The estimation of interference levels by means of reference cells in accordance with the invention is further illustrated with an example shown in FIG. 2. FIG. 2 shows cells C2, C4, C5 and C6 of FIG. 1 and corresponding base stations BTS2, BTS4, BTS5 and BTS6 located in an urban environment. Squares 21 represent buildings, areas 22 between them represent streets, and a square 23 marked with a dashed line represents an open space. Three mobile stations MS are approaching an adjacent cell C5 from the serving cell C6 at locations A, B and C. A transceiver station with the absolute radio channel number 90 is located at base station BTS5 in cell C5. Cell C2 has the same frequencies as cell C5. In other words, at base station BTS2 in cell C2, there is a transceiver also having the absolute radio frequency channel number 90. Cell C4 with base station BTS4 is a reference cell of cell C5, having a signal overspill pattern similar to that of cell C2 in cell C5. The Level Adjustment value of the parameter correcting the difference in the signal levels between the interfering base station BTS2 and the reference base station BTS4 is 10 dB.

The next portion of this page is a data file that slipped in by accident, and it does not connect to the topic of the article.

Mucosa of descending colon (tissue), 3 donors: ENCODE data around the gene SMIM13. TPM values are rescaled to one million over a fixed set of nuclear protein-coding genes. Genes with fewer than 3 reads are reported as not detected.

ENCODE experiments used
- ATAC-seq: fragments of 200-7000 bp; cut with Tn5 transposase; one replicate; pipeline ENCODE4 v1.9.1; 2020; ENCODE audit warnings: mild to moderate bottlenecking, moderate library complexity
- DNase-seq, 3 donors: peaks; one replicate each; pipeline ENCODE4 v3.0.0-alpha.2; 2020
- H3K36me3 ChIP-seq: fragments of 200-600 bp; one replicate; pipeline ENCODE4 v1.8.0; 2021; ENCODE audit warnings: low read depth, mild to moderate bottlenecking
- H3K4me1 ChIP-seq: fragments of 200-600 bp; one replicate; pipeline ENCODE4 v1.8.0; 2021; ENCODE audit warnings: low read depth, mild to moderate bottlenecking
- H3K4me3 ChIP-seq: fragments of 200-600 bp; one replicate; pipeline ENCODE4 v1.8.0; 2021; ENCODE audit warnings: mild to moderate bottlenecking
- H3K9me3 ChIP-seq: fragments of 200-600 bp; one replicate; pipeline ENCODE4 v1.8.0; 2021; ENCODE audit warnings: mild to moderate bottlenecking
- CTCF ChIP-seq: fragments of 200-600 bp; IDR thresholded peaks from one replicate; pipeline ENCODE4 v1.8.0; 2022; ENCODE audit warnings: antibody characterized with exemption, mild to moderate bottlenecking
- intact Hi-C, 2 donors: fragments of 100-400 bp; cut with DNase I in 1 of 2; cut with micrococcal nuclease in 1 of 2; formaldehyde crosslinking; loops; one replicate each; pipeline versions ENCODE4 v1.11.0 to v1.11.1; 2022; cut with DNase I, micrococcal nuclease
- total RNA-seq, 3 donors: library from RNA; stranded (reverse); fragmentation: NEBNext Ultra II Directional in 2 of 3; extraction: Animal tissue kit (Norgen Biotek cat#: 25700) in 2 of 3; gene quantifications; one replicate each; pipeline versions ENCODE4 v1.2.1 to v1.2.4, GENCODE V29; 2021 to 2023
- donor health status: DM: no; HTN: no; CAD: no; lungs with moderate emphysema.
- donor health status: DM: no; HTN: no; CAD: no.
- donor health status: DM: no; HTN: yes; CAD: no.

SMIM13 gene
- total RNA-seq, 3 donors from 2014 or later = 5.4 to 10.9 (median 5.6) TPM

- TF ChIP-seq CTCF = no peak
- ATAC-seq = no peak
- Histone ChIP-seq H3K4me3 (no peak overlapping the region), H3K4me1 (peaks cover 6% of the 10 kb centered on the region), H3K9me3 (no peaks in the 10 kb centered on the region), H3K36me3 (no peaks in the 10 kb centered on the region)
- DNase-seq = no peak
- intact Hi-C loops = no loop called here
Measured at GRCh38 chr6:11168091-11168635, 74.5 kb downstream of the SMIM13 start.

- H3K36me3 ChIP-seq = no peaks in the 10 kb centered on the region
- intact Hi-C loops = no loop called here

The potential C/I ratio of cell C5 may be calculated as follows:
The received signal levels of base stations BTS6, BTS5 and BTS4 are respectively RXLEV-- BTS6=-82 dBm, RXLEV-- BTS5=-76 dBm, RXLEV-- BTS4=-80 dBm. Thus, the estimated C/I ratio is:
C/I=RXLEV-- BTS5-(RXLEV-- BTS4-LevelAdjustment)=-76 dBm-(-80 dBm-10 dB)=14 dB.
The received signal levels of base stations BTS6, BTS5 and BTS4 are respectively -82 dBm, -76 dBm, -95 dBm. Thus, the estimated C/I ratio at location B is:
C/I=-76 dBm-(-95 dBm-10 dB)=29 dB.
The received signal levels of base stations BTS6, BTS5 and BTS4 are respectively -88 dBm, -70 dBm, -82 dBm. Thus, the estimated C/I ratio at location C is:
C/I=-70 dBm-(-82 dBm-10 dB)=22 dB.
In the case of the example, the reception level of base station BTS5 is substantially the same at all locations. For instance, as to the C/I ratio, at location C, the C/I ratio is so poor that handover to the cell of base station BTS5 is not sensible. Instead, at location B the C/I ratio is sufficiently good so that it is sensible to carry out handover to the cell of base station BTS5.